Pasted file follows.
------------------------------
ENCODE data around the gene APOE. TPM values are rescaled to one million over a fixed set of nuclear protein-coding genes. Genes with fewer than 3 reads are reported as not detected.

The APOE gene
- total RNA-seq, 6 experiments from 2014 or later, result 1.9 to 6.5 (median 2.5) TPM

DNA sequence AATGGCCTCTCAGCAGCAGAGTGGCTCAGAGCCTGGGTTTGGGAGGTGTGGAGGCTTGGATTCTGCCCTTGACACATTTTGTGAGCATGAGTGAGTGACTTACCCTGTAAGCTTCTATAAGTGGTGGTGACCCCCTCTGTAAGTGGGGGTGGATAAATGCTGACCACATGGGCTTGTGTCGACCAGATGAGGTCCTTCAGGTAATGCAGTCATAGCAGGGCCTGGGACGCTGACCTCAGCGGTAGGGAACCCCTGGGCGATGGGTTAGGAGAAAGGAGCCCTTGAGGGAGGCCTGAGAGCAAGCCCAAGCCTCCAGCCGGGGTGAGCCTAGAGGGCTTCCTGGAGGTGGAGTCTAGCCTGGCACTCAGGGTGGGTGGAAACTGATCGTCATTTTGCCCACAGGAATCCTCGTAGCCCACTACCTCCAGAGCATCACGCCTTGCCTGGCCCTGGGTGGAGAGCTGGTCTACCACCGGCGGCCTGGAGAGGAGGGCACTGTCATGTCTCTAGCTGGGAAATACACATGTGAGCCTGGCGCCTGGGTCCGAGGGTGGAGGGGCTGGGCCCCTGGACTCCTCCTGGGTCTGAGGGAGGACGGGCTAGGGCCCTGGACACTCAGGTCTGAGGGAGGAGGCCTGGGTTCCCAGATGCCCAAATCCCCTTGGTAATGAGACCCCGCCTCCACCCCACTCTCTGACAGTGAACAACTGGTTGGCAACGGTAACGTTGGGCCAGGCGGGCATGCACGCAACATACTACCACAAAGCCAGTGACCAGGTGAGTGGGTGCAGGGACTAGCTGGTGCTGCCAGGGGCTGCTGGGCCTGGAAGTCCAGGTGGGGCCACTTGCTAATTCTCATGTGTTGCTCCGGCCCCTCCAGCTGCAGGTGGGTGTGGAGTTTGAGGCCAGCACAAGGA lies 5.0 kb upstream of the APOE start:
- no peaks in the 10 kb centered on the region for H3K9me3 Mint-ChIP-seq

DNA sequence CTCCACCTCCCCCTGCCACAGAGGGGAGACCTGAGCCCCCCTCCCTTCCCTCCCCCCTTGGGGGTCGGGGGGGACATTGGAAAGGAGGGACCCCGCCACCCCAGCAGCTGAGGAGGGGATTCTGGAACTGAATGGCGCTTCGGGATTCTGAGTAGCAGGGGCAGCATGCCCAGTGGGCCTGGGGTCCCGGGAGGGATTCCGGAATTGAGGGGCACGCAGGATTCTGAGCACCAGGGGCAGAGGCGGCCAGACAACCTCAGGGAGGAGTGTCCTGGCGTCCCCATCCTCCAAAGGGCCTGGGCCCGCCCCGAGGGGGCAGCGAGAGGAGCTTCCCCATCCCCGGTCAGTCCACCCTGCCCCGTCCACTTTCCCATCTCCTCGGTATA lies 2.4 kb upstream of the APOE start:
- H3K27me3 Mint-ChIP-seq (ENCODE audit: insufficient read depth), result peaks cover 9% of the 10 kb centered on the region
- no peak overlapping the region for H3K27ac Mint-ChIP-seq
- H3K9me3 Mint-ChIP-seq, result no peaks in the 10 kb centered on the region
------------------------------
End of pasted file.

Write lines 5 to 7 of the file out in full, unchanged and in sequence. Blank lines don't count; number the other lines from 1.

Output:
- no peaks in the 10 kb centered on the region for H3K9me3 Mint-ChIP-seq

DNA sequence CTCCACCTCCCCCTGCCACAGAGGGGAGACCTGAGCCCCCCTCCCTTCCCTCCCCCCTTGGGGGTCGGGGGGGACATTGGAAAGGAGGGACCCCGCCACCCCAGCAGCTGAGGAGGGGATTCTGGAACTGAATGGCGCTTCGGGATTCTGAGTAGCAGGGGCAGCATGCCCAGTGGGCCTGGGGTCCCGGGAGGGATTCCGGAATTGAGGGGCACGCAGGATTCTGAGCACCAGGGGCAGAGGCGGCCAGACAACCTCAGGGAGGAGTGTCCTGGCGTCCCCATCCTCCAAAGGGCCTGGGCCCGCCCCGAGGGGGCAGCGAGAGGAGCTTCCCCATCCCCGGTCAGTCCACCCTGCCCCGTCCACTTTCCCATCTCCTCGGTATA lies 2.4 kb upstream of the APOE start:
- H3K27me3 Mint-ChIP-seq (ENCODE audit: insufficient read depth), result peaks cover 9% of the 10 kb centered on the region